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Monday, March 12, 2012

House for a Musher



House for a Musher in Big Lake, Alaska by mayer sattler-smith, 2009

Big Lake is an area north of Anchorage that is, not surprisingly, marked by small lakes interspersed by meadows. It is the setting of House for a Musher, designed for, and built by, a four-time champion of the Iditarod, the famous 1,000+mile sled dog race from Anchorage to Nome. According to architects mayer sattler-smith, this glacial moraine landscape is "an ideal place to take the dogs for a run into the untouched wilderness of interior Alaska."

Having served as a dog sitter for a pooch that loved to run on two-mile hikes in forest preserves, I can attest that the proximity of expansive nature is certainly beneficial. There is a big difference between being surrounded by trails where dogs can roam versus trails accessible by a car ride. I think that is what makes this a House for a Musher; the simple forms and materials of the "not so big house" serve the family of four, but the surrounding landscape is for the dogs.

The 2,450-sf (225-sm) house is composed in an L-shape, which creates a courtyard that "provides relief from the overwhelmingly natural setting, creating a wind sheltered space with sounds of trickling water, warmth of a fire and a scrawny black spruce tree relocated from the meadow below." The lower floor is a concrete block volume with a couple window openings, but it's the top floor that gives the house its character: Charred wood covers the elevations, which the architects admit reference wildfires and create a strong contrast to the natural environment.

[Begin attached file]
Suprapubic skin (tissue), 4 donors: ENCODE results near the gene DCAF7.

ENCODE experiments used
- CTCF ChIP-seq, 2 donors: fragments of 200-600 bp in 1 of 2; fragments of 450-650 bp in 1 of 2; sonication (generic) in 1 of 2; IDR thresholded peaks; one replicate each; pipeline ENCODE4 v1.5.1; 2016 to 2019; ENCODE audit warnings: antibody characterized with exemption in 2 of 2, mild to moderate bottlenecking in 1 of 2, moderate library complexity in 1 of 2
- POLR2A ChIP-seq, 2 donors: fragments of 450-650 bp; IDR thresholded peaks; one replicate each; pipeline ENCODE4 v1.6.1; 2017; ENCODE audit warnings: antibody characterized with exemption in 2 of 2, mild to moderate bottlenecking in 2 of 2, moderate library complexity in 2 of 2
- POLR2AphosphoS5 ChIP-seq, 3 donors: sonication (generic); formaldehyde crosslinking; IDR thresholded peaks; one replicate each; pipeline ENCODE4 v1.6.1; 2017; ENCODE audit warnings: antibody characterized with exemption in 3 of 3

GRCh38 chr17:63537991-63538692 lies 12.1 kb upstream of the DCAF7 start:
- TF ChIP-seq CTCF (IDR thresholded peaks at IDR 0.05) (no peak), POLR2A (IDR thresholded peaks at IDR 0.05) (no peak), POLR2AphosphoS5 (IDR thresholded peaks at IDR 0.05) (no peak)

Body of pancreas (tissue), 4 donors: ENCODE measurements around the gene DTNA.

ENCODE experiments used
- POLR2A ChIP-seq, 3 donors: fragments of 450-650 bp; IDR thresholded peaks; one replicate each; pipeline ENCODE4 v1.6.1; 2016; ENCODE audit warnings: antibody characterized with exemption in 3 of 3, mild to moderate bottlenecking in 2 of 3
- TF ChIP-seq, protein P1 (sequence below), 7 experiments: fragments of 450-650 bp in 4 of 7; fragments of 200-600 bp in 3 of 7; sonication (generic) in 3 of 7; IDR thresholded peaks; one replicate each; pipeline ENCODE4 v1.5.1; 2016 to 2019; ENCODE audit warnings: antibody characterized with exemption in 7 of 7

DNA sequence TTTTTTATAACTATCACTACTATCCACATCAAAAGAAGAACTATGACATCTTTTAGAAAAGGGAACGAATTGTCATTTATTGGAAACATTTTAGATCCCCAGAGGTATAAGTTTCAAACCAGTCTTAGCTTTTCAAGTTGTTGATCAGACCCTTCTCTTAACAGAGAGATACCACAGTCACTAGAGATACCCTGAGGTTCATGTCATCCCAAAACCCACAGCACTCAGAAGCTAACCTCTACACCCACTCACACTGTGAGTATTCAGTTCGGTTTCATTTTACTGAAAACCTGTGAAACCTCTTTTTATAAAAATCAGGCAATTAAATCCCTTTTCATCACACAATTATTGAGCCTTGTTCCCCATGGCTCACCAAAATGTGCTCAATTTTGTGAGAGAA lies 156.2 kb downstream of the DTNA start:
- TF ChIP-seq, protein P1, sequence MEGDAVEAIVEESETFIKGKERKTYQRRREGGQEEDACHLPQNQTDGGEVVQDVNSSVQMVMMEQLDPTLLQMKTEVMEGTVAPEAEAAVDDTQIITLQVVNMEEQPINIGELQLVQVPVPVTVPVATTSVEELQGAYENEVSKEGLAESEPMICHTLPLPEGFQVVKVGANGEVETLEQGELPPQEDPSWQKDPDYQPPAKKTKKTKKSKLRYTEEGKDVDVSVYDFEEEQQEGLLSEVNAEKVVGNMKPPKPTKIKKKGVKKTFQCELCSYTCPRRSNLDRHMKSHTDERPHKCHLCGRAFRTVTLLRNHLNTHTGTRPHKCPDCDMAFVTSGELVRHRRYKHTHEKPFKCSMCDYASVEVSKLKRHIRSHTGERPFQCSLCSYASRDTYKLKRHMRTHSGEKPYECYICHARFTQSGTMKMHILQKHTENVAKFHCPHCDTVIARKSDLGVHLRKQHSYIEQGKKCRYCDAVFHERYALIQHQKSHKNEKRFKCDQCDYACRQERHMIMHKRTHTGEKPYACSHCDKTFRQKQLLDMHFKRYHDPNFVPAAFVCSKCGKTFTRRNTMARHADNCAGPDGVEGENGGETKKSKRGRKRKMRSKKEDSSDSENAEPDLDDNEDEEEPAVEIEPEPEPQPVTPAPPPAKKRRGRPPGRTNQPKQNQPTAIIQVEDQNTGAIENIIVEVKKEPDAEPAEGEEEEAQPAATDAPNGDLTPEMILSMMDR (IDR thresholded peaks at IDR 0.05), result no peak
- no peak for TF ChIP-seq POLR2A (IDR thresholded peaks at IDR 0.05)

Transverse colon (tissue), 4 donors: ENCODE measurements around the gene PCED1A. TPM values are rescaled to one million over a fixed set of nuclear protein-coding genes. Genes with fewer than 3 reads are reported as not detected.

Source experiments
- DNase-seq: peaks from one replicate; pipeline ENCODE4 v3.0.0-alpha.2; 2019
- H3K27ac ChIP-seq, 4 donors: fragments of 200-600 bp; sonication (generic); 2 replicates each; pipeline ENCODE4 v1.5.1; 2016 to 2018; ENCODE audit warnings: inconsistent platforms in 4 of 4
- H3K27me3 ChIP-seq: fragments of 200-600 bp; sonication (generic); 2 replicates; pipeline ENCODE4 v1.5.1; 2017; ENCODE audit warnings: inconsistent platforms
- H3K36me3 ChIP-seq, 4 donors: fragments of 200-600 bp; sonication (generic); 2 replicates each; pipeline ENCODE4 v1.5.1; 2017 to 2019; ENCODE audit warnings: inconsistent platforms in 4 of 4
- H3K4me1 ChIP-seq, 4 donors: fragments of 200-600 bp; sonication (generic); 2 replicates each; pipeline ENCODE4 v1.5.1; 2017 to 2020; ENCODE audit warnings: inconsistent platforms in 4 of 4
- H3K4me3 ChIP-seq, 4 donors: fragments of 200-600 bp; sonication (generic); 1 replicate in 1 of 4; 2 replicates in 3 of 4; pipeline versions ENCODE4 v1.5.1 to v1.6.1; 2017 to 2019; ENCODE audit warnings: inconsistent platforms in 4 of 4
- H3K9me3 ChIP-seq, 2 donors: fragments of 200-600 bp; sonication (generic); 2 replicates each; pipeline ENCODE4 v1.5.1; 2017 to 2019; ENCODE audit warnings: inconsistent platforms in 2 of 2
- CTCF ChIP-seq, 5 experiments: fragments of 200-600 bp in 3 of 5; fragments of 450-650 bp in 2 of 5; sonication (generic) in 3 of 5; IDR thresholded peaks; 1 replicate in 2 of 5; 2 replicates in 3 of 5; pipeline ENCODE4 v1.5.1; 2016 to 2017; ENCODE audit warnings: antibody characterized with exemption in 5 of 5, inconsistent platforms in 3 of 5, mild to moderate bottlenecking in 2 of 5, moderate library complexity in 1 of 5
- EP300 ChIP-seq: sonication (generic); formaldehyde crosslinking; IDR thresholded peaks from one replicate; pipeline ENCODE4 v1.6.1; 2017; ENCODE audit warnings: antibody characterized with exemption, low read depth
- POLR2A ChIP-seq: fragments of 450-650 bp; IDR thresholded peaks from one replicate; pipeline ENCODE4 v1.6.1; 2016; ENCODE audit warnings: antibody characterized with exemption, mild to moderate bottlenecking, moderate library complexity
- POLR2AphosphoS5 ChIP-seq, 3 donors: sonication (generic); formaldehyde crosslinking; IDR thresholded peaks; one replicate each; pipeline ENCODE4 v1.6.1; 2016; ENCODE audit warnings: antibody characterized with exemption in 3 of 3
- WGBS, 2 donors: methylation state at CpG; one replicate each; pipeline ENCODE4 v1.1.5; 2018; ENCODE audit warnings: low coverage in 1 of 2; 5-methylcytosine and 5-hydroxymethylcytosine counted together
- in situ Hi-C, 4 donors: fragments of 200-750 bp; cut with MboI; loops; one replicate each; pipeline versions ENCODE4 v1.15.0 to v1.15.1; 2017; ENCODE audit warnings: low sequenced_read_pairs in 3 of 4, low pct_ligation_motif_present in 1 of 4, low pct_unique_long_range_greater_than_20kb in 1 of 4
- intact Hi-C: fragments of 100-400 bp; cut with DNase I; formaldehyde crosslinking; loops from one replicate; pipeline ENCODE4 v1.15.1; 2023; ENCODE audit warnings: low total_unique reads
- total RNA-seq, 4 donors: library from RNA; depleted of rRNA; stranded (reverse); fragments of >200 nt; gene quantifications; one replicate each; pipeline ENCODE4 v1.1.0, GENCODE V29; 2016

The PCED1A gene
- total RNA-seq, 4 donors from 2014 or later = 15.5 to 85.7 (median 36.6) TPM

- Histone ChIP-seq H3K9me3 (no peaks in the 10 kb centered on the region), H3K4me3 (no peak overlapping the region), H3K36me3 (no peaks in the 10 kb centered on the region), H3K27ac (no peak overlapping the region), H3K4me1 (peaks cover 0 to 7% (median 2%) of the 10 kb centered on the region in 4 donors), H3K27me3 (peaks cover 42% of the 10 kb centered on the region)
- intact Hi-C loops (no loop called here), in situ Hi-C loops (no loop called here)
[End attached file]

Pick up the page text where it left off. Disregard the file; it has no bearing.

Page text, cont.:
This top floor turns 90 degrees from the lower volume and ends in a terrace just beyond the living room. An operable glass wall connects the two spaces and helps frame views to the north and Mt. McKinley, what locals call Denali ("the high one" in Athabaskan). Windows in other parts of the house frame different mountains, but the large opening at the end of the yellow-cedar-covered living space is what the interior is all about. Just as the location of the house acknowledges the role of nature in the lives of the dogs, the interior references a prominent natural feature and elevates the lives of its inhabitants.

Photographs are by Kevin G. Smith, courtesy mayer sattler-smith.

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